After their their latest rocket fails, Dr. Charles Cargraves and retired General Thayer have to start over again. this time, Gen. Thayer approaches Jim Barnes, the head of his own aviation construction firms to help build a rocket that will take them to the moon. Together they gather the captains of industry and all pledge to support the goals of having the united States be the first to put a man on the moon. They build their rocket and successfully leave the Earth's gravitational pull and make the landing as scheduled. Barnes has miscalculated their fuel consumption however and after stripping the ship bare, they are still 100 lbs too heavy meaning that one of them will have to stay behind. Written by
In order to make the space suits appear to be in a vacuum they were padded to make them seem inflated. The padding and the studio lights made the suits so hot the actors could wear them for only a few minutes at a time. See more »
When Cargraves and Thayer are watching the launch of the satellite at the beginning, they are looking out a window while facing away from the camera. Then, in one continuous take, they turn around to face the camera and walk out of the building to look at the wreckage that is now on the opposite side of the building they were in. See more »
Dr. Charles Cargraves:
You can't buck public opinion; I've tried. Have you seen this?
[Newspaper headline: MASS MEETING PROTESTS RADIOACTIVE ROCKET]
That isn't public opinion - it's a job of propaganda!
You're almighty right it is. Manufactured and organized - with money and brains. Somebody's out to get us.
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At the end of the film, a story of the first flight to the Moon, the words THIS IS THE END are displayed first, then OF THE BEGINNING is added. See more »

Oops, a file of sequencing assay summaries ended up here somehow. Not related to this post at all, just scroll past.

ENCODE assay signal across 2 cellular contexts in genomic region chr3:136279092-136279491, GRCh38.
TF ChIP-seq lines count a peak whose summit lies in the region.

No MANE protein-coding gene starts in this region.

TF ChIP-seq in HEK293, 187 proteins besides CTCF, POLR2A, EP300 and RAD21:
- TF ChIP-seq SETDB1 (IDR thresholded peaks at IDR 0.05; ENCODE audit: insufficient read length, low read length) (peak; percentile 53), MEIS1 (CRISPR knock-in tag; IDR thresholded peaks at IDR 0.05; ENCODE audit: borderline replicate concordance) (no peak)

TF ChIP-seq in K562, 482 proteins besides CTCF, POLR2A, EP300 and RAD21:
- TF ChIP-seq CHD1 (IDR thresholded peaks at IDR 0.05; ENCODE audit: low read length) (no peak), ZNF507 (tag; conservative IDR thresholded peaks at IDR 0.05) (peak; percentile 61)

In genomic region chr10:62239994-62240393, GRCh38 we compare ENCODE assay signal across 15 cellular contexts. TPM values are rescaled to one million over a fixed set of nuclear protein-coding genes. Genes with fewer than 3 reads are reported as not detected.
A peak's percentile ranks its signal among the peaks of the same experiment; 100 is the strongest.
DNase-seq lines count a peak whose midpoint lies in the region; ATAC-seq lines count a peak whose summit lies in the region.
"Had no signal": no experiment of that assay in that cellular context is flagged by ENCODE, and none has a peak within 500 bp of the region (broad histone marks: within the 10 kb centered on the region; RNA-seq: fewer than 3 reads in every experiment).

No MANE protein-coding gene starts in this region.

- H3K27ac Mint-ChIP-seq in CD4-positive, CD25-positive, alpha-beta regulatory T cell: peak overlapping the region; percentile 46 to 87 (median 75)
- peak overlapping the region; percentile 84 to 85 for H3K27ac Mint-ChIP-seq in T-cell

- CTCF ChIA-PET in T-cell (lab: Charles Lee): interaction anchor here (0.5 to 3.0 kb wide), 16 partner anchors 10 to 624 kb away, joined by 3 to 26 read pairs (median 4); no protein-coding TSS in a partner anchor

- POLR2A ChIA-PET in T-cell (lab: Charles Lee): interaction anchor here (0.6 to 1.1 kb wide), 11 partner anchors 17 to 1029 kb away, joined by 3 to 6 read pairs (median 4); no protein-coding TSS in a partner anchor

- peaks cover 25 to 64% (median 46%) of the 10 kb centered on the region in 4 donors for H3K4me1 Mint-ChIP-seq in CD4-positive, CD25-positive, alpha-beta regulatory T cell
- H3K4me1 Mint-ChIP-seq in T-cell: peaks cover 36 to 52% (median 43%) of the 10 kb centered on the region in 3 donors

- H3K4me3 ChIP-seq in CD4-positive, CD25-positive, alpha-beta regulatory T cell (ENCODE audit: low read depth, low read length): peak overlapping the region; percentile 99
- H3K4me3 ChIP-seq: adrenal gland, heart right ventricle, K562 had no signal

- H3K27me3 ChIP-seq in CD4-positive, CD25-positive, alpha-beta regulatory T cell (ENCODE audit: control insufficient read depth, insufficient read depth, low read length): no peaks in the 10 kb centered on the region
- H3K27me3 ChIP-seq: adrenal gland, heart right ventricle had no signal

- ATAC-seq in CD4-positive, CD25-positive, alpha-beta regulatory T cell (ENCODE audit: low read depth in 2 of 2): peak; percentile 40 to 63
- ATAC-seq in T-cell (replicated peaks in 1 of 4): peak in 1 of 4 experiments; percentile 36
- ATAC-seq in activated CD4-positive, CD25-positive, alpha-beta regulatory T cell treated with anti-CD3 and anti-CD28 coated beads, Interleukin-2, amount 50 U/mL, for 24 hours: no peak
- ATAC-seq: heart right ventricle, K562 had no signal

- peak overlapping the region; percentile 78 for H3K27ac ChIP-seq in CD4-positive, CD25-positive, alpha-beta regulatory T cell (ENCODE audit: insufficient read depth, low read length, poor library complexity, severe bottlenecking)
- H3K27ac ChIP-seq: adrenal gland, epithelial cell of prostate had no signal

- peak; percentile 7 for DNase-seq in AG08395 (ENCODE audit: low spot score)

Story by Heinlein, astronomical art by Bonestell, Pal produced and Woody Woodpecker to boot!
I can go for quite a while listing the movie's weaknesses-script, actors, et cetera. But with an idea by Robert Heinlein, Chesley Bonestell handling the astronomical artwork, George Pal as producer and a special bit of animation by Walter Lantz starring Woody Woodpecker done just for the movie, what else matters? Anyone who recognizes all those names and appreciates them understands just what I mean. Since everyone coming here is likely to know Pal and Woody, I won't say any more. For the rest, gather round my children and attend.
Rober Heinlein was the dean of Science Fiction writers. He spun off enough ideas as throwaways to do another writer proud for two careers! As for Chesley Bonestell, quite simply, he was the greatest artist ever when it came to astronomic art. Paintings he did look so real, you'd swear that they were photographs and so accurate that you'd swear he'd been there. Not only did he have no equal, he lapped the field two or three times over. If I ever strike it rich, the first extravagance would be a Bonestell. Genius strikes rarely. Greatness with only somewhat more frequency. This film, flawed in many ways, is shadowed by greatness and touched by at least one genius.
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